Review “The Magic Play” (Goodman Theatre): Illusion and Realism

Tuesday, November 15, 2016 Permalink

ct-the-magic-play-goodman-theatre-photos-20161-007The Goodman Theatre presents the World Premiere of THE MAGIC PLAY. 

The press release describes this show as ‘part magic show, part play.’  And that combination gives it an authentic feel. It certainly starts out like a magic show.  The charismatic Brett Schneider (magician) takes the stage and immediately amazes the audience with card tricks.  Schneider jovially banters directly to the audience. A projector showcases him dealing out illusions on a card table.  As we settle in for the entertaining magic show, Sean Parris (diver) appears behind the transparent curtain on a diving board. The poetic visual causes Schneider to fumble in his otherwise slick delivery. As Schneider continues to work the crowd, he relives meeting the charming Parris during one of his shows. We begin to witness the smoke and mirrors the magician hides behind in his real life.    

_wsb_398x282_goodmanowen-magic11-16Playwright Andrew Hinderaker cleverly pens a magician’s struggle to keep it real. He forces Schneider to confront his deceptions off-the-stage.  Director Halena Kays skillfully layers this in illusion and realism.  Schneider is a showman even in his relationship with Parris.  When Parris questions Schneider’s honesty, the rabbit is out of the hat. We experience the disconnect.  The action feels more genuine than a magic show in a play.  It seems like we’ve gone behind the curtain of the magic show to observe real life in real time. This reality illusion continues into Act 2 as we observe another magic show performed by the resigned Francis Guinan (father). It’s old school. The tricks have a vaudeville quality.  Guinan jests about the buffet in the basement. Guinan selects a volunteer from the audience.  It’s Schneider!  The magic diminishes as drama takes center stage.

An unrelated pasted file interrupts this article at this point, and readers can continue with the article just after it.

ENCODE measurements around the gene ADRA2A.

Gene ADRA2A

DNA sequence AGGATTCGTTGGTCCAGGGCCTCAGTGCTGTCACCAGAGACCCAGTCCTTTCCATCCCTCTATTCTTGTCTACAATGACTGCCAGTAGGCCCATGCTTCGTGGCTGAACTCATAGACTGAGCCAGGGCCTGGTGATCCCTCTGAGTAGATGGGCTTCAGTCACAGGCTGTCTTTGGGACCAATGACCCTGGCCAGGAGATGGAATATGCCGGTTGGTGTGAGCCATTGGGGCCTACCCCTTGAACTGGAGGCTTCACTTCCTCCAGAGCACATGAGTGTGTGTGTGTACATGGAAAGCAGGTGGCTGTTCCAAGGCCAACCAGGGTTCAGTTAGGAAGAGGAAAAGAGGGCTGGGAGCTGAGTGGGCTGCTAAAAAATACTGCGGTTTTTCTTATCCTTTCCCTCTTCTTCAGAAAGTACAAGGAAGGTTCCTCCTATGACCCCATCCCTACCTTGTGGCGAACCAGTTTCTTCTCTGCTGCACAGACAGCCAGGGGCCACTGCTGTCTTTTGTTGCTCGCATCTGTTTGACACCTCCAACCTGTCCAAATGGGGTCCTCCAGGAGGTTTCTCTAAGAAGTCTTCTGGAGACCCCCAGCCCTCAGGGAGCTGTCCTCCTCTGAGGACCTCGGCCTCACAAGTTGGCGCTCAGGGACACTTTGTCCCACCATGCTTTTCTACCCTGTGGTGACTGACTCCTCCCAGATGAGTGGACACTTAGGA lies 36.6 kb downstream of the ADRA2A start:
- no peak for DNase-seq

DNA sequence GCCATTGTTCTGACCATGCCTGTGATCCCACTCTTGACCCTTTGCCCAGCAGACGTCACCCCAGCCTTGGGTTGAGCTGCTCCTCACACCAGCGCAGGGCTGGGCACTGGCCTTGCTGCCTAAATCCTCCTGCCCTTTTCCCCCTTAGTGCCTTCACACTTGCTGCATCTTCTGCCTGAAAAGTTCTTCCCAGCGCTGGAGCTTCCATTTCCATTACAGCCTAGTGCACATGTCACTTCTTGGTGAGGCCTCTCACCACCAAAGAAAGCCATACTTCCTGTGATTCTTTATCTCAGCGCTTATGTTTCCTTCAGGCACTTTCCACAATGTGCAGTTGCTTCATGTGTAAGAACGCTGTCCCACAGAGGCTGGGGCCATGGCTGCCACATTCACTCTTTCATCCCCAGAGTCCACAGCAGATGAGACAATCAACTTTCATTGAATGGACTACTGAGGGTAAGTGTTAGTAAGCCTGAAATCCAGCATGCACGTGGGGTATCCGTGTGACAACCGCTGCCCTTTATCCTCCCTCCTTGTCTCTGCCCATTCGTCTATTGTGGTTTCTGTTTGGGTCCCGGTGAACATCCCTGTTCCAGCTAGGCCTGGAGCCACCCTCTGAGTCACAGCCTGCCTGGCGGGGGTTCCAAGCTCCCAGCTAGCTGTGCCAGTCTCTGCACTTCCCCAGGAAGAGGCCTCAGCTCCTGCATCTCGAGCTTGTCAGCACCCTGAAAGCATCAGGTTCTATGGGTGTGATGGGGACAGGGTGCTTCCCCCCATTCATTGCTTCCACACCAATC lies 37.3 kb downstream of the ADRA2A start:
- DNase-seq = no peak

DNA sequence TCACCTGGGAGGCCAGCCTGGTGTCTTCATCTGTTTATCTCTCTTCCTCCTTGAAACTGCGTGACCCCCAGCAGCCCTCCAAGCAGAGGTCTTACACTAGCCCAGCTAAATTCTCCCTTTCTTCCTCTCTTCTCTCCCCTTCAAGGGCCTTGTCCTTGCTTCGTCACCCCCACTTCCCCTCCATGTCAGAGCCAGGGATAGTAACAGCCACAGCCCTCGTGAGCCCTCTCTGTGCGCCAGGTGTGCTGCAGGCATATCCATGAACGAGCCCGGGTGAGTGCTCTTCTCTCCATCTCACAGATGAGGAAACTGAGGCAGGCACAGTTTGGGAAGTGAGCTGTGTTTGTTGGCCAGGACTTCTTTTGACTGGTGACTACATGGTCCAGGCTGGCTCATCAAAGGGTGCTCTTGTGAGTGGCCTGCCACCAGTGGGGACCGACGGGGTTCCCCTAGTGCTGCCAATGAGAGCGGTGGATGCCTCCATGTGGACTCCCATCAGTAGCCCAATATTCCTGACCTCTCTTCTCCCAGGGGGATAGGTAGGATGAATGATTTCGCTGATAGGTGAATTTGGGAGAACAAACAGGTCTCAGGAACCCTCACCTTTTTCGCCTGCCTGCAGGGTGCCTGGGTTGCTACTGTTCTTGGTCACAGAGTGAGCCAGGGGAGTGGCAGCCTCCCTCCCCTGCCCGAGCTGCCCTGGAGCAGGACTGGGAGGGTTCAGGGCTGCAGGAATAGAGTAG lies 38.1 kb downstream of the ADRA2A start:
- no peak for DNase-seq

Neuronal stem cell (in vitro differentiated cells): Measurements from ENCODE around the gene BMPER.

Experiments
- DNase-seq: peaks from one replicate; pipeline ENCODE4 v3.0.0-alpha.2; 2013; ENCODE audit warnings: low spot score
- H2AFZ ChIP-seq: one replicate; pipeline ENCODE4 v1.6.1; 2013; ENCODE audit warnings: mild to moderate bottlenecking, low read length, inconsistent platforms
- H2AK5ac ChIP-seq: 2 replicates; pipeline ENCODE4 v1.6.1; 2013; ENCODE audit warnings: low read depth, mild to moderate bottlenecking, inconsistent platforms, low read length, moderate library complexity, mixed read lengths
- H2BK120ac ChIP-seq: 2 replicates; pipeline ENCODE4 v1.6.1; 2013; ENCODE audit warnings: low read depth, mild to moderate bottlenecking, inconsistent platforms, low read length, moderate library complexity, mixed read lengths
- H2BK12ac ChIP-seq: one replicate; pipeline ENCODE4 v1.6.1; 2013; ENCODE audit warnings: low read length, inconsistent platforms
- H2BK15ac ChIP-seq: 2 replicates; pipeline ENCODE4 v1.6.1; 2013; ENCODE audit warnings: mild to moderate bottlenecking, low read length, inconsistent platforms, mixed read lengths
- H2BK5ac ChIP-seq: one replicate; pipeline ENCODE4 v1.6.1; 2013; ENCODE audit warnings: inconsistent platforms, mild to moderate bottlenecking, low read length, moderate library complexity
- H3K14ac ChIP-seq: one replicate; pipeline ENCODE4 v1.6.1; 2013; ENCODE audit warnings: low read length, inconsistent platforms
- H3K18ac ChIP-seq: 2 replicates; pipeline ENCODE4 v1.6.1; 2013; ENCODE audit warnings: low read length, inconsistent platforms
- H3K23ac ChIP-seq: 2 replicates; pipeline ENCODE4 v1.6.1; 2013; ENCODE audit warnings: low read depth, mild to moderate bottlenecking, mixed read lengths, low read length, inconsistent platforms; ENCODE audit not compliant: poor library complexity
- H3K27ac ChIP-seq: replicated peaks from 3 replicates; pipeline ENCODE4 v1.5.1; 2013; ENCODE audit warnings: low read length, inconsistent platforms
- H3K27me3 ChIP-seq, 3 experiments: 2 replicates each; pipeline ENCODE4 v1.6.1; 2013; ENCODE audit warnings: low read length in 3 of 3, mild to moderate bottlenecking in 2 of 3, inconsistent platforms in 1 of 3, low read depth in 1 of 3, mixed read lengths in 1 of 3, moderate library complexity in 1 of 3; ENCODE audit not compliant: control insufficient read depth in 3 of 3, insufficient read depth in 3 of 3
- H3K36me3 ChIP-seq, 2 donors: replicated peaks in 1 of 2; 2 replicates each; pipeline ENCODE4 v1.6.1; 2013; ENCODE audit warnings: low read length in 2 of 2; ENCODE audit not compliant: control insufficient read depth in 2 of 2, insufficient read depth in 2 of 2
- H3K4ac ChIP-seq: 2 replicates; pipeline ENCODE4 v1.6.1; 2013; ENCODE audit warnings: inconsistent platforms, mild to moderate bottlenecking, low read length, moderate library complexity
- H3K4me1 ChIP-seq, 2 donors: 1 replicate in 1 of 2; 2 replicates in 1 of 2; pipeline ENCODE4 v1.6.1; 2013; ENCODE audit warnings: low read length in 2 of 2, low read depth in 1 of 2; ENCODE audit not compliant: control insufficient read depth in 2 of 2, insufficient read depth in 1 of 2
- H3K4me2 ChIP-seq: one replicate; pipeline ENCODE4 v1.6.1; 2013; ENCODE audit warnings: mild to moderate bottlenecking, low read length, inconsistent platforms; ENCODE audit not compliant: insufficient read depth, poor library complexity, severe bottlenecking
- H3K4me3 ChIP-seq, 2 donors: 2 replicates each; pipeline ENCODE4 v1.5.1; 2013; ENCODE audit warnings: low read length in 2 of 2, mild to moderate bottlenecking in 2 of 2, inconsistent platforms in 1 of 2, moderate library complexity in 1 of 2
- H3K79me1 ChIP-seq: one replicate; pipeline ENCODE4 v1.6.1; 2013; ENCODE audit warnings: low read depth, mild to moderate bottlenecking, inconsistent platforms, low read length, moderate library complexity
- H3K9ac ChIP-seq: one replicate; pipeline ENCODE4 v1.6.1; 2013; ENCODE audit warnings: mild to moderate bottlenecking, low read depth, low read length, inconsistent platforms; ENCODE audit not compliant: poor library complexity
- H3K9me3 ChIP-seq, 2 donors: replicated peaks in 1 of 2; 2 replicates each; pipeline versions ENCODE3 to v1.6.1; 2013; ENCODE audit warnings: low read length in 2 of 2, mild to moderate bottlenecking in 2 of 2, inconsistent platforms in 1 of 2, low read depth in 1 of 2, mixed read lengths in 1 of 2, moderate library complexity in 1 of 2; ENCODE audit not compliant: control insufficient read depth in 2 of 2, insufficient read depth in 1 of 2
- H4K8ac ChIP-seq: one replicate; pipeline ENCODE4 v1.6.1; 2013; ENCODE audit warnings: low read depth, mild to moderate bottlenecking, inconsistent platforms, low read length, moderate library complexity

_wsb_399x313_goodmanowen-magic11-16-jpggTHE MAGIC PLAY thrills in its mystifying feats.  Later, when Schneider actually debunks a card trick for Parris to build trust, the reality is disappointing. I want the magic over the humanity.  I want to believe Schneider is a sorcerer. I want the illusion love conquers all. THE MAGIC PLAY is more real than fantasy.  And that makes it an interesting play but a disenchanting magic show.         

Running time: 2 hours includes an intermission.

At Goodman Theatre, 170 N. Dearborn

Written by Andrew Hinderaker

Directed by Halena Kays

At 7:30pm on November 16th, 17th

At 8pm on November 18th, 19th

At 2pm on November 17th, 19th, 20th

Buy Tickets at www.goodmantheatre.org.

Production photos by Liz Lauren

For more information and reviews on Chicago theatre, visit Theater in Chicago.

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